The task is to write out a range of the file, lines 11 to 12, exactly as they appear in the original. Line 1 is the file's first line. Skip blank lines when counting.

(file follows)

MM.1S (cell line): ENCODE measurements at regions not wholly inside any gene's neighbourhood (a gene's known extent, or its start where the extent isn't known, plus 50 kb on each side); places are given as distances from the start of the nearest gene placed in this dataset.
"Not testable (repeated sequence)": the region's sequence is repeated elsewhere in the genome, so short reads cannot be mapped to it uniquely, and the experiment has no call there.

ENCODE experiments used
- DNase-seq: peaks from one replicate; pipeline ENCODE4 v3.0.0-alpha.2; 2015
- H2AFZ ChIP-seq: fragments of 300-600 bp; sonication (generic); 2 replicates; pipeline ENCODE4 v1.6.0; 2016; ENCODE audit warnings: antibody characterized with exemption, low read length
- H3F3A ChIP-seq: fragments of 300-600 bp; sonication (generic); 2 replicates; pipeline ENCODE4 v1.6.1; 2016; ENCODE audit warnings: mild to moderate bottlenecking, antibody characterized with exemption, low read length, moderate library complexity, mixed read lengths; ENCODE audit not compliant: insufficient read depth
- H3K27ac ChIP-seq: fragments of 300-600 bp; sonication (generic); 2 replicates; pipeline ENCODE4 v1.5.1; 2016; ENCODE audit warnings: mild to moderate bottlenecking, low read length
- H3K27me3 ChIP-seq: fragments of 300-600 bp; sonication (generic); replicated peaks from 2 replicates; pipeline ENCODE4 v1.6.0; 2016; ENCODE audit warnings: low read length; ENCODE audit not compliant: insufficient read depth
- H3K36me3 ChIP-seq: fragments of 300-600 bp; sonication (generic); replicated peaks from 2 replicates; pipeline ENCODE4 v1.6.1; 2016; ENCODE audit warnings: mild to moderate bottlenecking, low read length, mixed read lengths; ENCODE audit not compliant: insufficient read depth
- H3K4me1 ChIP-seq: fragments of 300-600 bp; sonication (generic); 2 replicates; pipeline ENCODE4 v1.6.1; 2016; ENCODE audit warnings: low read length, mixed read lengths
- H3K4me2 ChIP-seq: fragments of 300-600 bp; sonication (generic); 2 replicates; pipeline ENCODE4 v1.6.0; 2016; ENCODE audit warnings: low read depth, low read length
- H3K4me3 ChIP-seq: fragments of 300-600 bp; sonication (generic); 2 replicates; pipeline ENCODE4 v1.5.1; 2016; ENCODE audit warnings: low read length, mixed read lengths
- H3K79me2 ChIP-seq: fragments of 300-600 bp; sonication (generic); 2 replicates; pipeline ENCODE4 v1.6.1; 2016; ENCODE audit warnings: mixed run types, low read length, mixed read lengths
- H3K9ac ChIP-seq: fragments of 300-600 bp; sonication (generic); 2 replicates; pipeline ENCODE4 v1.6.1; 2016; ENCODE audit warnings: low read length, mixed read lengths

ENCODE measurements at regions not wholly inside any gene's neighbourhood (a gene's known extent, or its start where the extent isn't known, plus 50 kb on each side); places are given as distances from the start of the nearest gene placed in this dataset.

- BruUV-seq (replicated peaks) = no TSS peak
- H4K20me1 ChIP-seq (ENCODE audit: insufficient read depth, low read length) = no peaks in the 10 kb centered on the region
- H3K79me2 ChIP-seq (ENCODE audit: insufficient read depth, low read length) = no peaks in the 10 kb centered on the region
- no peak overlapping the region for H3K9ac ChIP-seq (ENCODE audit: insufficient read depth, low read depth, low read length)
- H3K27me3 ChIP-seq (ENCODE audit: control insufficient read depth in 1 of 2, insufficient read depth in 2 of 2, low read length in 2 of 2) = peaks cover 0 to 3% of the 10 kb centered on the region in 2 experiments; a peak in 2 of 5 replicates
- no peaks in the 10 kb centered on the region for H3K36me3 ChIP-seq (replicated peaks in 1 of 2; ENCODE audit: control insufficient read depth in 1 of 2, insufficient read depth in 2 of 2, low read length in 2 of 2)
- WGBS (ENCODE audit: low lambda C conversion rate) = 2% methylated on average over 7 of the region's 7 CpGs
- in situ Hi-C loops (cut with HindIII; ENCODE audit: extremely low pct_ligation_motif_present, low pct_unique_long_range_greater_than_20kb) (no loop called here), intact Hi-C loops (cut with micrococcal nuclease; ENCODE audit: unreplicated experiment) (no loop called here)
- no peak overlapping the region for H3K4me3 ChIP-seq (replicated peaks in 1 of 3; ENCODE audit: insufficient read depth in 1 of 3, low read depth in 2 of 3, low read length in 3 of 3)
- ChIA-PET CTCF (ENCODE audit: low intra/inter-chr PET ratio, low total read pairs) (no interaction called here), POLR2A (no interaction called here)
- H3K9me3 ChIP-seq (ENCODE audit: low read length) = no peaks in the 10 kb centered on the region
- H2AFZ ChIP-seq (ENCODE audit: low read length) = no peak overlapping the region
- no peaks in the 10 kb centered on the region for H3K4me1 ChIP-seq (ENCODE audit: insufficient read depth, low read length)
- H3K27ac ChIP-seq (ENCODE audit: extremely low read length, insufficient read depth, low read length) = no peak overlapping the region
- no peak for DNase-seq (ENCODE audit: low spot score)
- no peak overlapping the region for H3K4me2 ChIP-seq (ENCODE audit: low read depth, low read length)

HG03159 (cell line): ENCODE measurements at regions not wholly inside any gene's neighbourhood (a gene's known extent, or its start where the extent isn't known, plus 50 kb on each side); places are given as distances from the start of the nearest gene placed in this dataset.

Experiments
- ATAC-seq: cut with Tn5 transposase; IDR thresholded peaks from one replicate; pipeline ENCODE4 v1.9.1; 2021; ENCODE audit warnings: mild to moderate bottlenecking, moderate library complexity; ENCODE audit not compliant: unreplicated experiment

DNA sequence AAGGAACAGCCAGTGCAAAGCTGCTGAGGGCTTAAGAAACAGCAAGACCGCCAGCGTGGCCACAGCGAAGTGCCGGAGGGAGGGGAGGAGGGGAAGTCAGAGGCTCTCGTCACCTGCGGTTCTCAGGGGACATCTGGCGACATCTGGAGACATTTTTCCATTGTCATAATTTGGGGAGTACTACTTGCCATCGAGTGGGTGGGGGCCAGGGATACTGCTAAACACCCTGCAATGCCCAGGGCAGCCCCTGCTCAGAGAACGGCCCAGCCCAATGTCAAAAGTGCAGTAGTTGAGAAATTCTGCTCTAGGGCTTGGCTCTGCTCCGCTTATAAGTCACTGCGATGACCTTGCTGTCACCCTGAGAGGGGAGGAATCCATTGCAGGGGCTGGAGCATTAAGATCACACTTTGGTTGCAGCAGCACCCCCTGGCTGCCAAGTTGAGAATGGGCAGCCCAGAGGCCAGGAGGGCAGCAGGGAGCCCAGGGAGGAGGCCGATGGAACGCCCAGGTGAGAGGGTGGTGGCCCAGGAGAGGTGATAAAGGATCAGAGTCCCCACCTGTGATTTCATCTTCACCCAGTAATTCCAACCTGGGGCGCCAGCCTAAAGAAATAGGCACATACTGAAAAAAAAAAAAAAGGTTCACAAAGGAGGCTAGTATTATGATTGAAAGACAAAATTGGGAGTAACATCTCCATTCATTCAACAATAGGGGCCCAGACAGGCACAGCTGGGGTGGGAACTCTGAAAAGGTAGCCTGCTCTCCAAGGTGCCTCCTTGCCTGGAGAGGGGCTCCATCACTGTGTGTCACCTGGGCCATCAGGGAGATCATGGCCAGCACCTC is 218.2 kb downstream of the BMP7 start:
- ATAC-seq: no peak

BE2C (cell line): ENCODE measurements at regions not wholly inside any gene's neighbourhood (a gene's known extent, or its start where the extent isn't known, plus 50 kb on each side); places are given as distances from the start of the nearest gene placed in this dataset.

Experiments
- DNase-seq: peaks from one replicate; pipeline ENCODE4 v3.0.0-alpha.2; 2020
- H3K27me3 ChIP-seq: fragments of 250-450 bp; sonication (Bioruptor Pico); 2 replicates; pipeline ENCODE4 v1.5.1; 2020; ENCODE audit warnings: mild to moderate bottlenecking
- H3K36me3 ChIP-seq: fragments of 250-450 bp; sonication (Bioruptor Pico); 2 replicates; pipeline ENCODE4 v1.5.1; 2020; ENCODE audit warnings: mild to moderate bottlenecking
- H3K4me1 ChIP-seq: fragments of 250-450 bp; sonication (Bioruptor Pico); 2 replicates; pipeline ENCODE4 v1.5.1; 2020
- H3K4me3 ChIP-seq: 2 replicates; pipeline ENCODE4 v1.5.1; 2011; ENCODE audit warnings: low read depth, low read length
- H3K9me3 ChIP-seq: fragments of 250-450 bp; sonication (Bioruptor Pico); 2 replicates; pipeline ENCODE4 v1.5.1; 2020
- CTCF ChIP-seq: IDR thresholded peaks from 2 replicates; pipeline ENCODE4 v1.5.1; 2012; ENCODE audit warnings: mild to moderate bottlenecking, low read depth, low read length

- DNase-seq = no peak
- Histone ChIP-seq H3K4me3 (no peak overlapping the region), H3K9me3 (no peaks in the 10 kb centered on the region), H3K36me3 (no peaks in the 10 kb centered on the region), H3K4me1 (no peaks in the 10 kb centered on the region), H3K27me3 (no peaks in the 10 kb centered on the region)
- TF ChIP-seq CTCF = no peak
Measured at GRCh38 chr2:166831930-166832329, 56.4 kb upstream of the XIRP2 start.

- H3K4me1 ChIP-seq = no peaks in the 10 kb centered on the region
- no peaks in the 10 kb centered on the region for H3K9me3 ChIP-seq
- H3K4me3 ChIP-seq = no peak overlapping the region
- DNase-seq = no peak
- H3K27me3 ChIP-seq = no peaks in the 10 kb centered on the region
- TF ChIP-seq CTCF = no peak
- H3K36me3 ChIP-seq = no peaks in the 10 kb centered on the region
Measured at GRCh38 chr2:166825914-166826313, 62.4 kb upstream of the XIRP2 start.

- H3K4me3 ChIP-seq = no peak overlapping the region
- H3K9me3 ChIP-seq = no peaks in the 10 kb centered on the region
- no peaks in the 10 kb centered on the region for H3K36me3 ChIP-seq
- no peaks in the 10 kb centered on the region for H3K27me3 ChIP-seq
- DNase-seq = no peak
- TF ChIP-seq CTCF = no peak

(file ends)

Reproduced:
- H3K4me2 ChIP-seq: fragments of 300-600 bp; sonication (generic); 2 replicates; pipeline ENCODE4 v1.6.0; 2016; ENCODE audit warnings: low read depth, low read length
- H3K4me3 ChIP-seq: fragments of 300-600 bp; sonication (generic); 2 replicates; pipeline ENCODE4 v1.5.1; 2016; ENCODE audit warnings: low read length, mixed read lengths